Friday, August 29, 2014

Verdun: The Longest Battle of the Great War by Paul Jankowski

Many of the reviews on amazon for this book seem to have missed the forest for the trees.  Most were expecting a detailed history of the battle of Verdun.  That is, as per the usual military history of a single, significant battle, a rather limited history leading up to the battle should have been presented, and then the battle itself detailed, studied, and analyzed, followed up by its impact on the war and the lessons derived from it to this day.

However, Jankowski has presented a rather different version of a history of Verdun.  That is, he's created a history of the 'idea' that the Battle of Verdun represented during the war, immediately after, and up to the present.  The author offers no linear narrative going through the beginning, middle, and end of this battle since in reality no such plans existed.  Chapters jump around in regards to time, place, events, etc.  The battle, in some sense, evolved on its own and the chaos that followed had to be put into a narrative of its own by those reporting on it and post-war histories and memoirs.  The creation of that story, the memory/memories of Verdun, is what Jankowski is tracking, in some sense, and expanding on the myths that the battle left in its wake.

Thus, the ever changing narrative about why the battle began, what both sides wanted to achieve through their offensive (the Germans) at Verdun, and their tenacious defense (French) of an area that for all intents and purposes contained no real significance for either party is the core of this monograph.  If the Germans had gained ground it would not have resulted in the war of movement that they were aiming for, and if the French had retreated, another city would have fallen to the Germans with no real change to the overall war effort.  And yet this deadly embrace, mainly between the Germans and French, lasted for close to ten months.  With this text, you can track the various ideas that each side went through when trying to explain what was happening around Verdun to those back home as they tried to put a logical spin on why tens of thousands of soldiers were becoming casualties on a daily basis - there had to be a reason!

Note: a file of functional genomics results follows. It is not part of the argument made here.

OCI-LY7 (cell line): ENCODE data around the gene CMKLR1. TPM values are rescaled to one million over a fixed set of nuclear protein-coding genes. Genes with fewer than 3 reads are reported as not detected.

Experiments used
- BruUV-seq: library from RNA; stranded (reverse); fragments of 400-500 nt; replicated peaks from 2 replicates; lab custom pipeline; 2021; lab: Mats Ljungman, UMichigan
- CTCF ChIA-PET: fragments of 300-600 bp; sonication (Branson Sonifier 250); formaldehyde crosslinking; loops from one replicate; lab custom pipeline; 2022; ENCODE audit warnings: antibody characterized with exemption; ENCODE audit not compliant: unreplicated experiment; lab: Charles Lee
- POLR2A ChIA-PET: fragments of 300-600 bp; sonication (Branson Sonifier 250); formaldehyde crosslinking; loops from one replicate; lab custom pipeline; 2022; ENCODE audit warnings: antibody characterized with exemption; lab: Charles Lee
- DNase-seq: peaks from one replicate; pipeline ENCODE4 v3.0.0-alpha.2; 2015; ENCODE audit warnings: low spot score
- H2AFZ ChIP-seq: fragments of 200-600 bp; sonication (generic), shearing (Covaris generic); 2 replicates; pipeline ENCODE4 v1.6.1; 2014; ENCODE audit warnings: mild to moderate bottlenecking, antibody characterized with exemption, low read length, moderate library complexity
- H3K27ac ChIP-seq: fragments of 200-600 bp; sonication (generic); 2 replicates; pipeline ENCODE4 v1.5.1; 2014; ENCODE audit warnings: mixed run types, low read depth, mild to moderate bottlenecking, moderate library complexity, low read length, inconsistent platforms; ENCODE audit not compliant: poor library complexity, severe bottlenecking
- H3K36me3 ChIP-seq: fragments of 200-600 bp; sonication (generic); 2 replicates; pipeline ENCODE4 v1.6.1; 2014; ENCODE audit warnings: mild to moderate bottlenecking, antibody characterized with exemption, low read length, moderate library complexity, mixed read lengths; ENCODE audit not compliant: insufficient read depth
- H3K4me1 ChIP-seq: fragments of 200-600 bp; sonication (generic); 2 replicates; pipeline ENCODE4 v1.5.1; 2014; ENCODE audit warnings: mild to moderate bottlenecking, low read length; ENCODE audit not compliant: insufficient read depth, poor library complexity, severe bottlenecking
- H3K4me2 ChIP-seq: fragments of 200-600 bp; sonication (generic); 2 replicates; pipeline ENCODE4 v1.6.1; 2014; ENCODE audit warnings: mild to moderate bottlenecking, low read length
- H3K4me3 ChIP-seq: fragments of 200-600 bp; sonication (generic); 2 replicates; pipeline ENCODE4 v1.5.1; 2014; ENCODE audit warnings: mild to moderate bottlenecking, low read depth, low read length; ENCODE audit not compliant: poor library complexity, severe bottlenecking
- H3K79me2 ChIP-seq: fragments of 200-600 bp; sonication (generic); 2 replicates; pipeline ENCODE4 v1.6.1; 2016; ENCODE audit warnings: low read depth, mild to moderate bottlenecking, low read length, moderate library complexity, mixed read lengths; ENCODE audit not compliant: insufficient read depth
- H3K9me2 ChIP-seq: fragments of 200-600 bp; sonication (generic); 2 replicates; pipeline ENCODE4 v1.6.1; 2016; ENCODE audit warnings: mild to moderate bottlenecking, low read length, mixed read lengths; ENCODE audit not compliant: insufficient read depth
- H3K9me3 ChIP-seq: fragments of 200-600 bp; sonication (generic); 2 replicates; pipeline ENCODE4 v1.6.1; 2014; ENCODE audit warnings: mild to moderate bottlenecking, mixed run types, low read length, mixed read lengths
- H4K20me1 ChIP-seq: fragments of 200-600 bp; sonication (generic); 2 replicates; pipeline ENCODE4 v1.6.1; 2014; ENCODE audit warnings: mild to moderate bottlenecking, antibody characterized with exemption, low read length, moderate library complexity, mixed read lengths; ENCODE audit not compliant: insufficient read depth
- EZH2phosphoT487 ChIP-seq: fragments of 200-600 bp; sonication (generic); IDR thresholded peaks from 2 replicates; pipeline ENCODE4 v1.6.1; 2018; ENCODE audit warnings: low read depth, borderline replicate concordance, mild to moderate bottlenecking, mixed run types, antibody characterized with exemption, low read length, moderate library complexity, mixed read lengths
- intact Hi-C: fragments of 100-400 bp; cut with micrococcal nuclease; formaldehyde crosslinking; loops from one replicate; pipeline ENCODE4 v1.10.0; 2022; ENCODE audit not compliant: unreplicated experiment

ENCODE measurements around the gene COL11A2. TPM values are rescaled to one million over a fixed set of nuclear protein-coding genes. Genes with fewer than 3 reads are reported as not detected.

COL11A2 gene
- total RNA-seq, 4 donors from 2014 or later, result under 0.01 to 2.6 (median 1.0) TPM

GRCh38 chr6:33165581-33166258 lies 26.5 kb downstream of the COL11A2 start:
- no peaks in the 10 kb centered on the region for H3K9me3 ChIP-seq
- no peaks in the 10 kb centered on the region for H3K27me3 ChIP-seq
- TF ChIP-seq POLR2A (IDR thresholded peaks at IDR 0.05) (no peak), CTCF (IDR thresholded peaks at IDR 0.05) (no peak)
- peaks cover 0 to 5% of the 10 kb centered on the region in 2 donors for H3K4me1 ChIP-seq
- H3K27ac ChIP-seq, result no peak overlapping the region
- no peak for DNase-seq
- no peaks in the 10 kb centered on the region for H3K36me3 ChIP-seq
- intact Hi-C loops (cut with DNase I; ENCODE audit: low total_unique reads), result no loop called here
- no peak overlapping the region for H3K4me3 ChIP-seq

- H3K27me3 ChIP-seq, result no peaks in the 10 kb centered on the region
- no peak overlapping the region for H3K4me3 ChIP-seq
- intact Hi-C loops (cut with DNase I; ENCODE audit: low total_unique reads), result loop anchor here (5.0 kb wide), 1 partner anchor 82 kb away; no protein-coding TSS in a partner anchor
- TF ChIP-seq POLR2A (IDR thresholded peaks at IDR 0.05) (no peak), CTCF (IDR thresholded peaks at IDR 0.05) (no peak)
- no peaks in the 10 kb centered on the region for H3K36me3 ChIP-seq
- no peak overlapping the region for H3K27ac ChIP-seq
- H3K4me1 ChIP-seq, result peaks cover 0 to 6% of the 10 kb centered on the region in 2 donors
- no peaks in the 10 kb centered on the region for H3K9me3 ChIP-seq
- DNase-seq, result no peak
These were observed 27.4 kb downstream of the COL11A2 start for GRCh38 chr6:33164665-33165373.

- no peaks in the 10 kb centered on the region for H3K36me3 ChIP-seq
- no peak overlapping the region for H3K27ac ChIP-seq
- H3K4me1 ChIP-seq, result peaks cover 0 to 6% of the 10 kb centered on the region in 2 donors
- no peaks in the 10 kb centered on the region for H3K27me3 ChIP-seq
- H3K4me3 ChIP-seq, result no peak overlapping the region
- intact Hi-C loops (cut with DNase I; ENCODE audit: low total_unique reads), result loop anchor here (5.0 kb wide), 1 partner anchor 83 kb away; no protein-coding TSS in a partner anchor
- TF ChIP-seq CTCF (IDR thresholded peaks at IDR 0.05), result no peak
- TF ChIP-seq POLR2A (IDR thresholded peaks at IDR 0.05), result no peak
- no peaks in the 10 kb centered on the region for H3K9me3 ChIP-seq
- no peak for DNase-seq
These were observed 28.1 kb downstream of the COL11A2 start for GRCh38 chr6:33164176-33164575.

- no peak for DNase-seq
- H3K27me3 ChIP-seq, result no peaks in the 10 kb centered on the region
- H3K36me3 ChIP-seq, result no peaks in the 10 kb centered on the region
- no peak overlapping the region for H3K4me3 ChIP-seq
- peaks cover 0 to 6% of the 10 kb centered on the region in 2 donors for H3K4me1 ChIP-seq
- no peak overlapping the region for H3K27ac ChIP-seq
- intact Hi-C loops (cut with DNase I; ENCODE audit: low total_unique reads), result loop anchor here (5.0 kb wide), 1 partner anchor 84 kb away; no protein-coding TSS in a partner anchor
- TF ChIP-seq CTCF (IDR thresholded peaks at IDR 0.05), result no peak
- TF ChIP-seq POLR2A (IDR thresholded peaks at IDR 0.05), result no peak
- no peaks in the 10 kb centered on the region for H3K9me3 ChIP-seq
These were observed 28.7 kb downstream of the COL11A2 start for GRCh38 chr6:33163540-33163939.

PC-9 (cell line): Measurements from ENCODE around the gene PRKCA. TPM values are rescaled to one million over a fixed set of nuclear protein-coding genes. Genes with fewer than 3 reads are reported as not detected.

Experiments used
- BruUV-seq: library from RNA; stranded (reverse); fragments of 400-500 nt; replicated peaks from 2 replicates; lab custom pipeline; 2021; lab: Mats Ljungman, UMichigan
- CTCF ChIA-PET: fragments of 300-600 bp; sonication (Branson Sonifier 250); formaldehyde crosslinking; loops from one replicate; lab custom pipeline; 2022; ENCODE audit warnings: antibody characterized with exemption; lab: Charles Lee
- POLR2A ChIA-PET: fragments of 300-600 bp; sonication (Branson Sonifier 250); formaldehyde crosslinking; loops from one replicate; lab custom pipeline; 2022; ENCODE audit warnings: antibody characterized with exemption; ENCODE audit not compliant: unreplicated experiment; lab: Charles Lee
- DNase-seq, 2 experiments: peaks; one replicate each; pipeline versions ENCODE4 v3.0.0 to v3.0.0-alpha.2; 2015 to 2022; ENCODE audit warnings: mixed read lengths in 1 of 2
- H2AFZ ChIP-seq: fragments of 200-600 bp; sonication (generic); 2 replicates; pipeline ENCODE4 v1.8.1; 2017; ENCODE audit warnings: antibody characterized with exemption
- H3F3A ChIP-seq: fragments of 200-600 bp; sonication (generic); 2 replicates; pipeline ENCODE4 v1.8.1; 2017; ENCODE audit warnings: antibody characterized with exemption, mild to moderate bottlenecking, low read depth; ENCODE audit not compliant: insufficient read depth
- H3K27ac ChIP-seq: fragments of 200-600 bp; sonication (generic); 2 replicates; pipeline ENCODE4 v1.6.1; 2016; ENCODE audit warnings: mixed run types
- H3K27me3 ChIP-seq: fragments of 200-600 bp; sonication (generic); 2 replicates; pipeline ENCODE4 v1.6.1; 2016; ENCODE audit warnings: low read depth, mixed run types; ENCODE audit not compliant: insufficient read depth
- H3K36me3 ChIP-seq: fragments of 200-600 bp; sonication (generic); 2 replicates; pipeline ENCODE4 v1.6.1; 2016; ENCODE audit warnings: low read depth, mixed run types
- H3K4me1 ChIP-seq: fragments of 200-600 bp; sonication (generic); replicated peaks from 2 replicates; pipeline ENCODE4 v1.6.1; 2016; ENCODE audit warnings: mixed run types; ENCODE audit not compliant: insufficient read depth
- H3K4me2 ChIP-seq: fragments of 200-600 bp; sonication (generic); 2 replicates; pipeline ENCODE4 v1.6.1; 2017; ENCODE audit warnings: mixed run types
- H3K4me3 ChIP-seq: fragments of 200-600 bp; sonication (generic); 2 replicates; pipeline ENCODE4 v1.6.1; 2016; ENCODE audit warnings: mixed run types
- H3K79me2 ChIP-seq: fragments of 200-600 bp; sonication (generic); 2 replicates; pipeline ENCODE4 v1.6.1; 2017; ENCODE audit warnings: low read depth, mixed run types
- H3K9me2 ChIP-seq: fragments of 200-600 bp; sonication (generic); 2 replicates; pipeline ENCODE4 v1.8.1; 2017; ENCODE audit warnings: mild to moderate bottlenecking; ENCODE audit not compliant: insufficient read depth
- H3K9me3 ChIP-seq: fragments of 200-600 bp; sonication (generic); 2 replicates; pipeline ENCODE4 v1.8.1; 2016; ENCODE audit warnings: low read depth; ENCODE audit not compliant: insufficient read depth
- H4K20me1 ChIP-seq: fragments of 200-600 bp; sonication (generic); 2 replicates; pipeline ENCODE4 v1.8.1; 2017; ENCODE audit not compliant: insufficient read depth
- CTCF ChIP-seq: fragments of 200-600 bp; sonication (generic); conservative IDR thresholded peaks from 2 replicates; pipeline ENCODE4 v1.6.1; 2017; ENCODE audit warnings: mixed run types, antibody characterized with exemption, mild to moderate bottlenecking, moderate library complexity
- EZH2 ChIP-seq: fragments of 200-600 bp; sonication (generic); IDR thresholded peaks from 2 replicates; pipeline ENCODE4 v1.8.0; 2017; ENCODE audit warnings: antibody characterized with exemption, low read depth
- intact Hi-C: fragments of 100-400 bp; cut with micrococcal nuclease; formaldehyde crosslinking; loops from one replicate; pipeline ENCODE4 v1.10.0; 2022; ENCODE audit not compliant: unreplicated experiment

So for those interested in a detailed history of the Battle of Verdun, you'd best look elsewhere.  For those who are interested in understanding how a battle with no real significance, aside from casualties sustained and inflicted, became one of the foundations of the history of the First World War, this is the book for you.

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